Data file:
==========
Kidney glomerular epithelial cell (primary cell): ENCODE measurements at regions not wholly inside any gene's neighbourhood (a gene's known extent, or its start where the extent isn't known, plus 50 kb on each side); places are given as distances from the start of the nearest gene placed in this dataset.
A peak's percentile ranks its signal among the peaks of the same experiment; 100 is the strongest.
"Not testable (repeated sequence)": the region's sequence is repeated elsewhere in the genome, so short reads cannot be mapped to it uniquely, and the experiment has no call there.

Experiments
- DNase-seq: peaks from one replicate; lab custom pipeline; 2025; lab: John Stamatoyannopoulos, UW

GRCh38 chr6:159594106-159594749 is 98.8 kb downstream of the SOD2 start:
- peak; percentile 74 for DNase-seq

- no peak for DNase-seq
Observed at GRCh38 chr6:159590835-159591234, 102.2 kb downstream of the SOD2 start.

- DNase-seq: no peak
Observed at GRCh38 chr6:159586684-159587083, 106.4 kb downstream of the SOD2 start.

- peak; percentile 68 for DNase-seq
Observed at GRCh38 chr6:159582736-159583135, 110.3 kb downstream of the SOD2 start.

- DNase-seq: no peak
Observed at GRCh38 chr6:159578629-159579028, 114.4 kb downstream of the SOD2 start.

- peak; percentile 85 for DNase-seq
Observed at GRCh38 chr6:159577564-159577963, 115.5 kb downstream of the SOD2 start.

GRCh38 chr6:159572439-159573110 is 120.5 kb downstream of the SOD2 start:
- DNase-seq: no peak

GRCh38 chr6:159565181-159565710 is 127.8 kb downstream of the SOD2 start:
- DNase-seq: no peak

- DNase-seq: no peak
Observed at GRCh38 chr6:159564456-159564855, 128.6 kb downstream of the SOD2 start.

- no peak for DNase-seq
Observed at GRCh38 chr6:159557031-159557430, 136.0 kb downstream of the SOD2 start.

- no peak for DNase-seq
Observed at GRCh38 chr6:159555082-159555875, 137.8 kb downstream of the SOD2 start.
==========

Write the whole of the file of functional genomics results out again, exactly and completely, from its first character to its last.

Kidney glomerular epithelial cell (primary cell): ENCODE measurements at regions not wholly inside any gene's neighbourhood (a gene's known extent, or its start where the extent isn't known, plus 50 kb on each side); places are given as distances from the start of the nearest gene placed in this dataset.
A peak's percentile ranks its signal among the peaks of the same experiment; 100 is the strongest.
"Not testable (repeated sequence)": the region's sequence is repeated elsewhere in the genome, so short reads cannot be mapped to it uniquely, and the experiment has no call there.

Experiments
- DNase-seq: peaks from one replicate; lab custom pipeline; 2025; lab: John Stamatoyannopoulos, UW

GRCh38 chr6:159594106-159594749 is 98.8 kb downstream of the SOD2 start:
- peak; percentile 74 for DNase-seq

- no peak for DNase-seq
Observed at GRCh38 chr6:159590835-159591234, 102.2 kb downstream of the SOD2 start.

- DNase-seq: no peak
Observed at GRCh38 chr6:159586684-159587083, 106.4 kb downstream of the SOD2 start.

- peak; percentile 68 for DNase-seq
Observed at GRCh38 chr6:159582736-159583135, 110.3 kb downstream of the SOD2 start.

- DNase-seq: no peak
Observed at GRCh38 chr6:159578629-159579028, 114.4 kb downstream of the SOD2 start.

- peak; percentile 85 for DNase-seq
Observed at GRCh38 chr6:159577564-159577963, 115.5 kb downstream of the SOD2 start.

GRCh38 chr6:159572439-159573110 is 120.5 kb downstream of the SOD2 start:
- DNase-seq: no peak

GRCh38 chr6:159565181-159565710 is 127.8 kb downstream of the SOD2 start:
- DNase-seq: no peak

- DNase-seq: no peak
Observed at GRCh38 chr6:159564456-159564855, 128.6 kb downstream of the SOD2 start.

- no peak for DNase-seq
Observed at GRCh38 chr6:159557031-159557430, 136.0 kb downstream of the SOD2 start.

- no peak for DNase-seq
Observed at GRCh38 chr6:159555082-159555875, 137.8 kb downstream of the SOD2 start.